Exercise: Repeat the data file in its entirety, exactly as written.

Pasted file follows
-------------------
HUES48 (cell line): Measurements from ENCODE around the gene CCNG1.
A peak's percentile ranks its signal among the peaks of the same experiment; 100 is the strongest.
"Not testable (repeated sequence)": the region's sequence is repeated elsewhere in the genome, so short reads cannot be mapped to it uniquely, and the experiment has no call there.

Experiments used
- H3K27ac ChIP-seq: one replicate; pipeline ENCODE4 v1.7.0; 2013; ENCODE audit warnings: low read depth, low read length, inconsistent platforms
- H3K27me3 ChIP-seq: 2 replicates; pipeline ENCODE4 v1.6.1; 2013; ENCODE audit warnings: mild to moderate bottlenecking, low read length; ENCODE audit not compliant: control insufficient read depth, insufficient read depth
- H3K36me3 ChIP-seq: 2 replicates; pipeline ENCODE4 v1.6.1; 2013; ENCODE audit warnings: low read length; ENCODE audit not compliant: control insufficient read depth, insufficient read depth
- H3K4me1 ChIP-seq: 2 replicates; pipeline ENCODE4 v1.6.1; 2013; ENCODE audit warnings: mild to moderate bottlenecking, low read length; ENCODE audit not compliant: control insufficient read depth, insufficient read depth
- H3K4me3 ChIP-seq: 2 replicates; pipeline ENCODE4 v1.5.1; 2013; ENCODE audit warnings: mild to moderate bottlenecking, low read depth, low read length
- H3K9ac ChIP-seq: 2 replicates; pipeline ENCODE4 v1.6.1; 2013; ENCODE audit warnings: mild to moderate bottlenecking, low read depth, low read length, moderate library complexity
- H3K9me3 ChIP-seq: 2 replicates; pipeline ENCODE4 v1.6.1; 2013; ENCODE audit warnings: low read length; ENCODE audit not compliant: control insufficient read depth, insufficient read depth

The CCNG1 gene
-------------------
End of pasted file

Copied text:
HUES48 (cell line): Measurements from ENCODE around the gene CCNG1.
A peak's percentile ranks its signal among the peaks of the same experiment; 100 is the strongest.
"Not testable (repeated sequence)": the region's sequence is repeated elsewhere in the genome, so short reads cannot be mapped to it uniquely, and the experiment has no call there.

Experiments used
- H3K27ac ChIP-seq: one replicate; pipeline ENCODE4 v1.7.0; 2013; ENCODE audit warnings: low read depth, low read length, inconsistent platforms
- H3K27me3 ChIP-seq: 2 replicates; pipeline ENCODE4 v1.6.1; 2013; ENCODE audit warnings: mild to moderate bottlenecking, low read length; ENCODE audit not compliant: control insufficient read depth, insufficient read depth
- H3K36me3 ChIP-seq: 2 replicates; pipeline ENCODE4 v1.6.1; 2013; ENCODE audit warnings: low read length; ENCODE audit not compliant: control insufficient read depth, insufficient read depth
- H3K4me1 ChIP-seq: 2 replicates; pipeline ENCODE4 v1.6.1; 2013; ENCODE audit warnings: mild to moderate bottlenecking, low read length; ENCODE audit not compliant: control insufficient read depth, insufficient read depth
- H3K4me3 ChIP-seq: 2 replicates; pipeline ENCODE4 v1.5.1; 2013; ENCODE audit warnings: mild to moderate bottlenecking, low read depth, low read length
- H3K9ac ChIP-seq: 2 replicates; pipeline ENCODE4 v1.6.1; 2013; ENCODE audit warnings: mild to moderate bottlenecking, low read depth, low read length, moderate library complexity
- H3K9me3 ChIP-seq: 2 replicates; pipeline ENCODE4 v1.6.1; 2013; ENCODE audit warnings: low read length; ENCODE audit not compliant: control insufficient read depth, insufficient read depth

The CCNG1 gene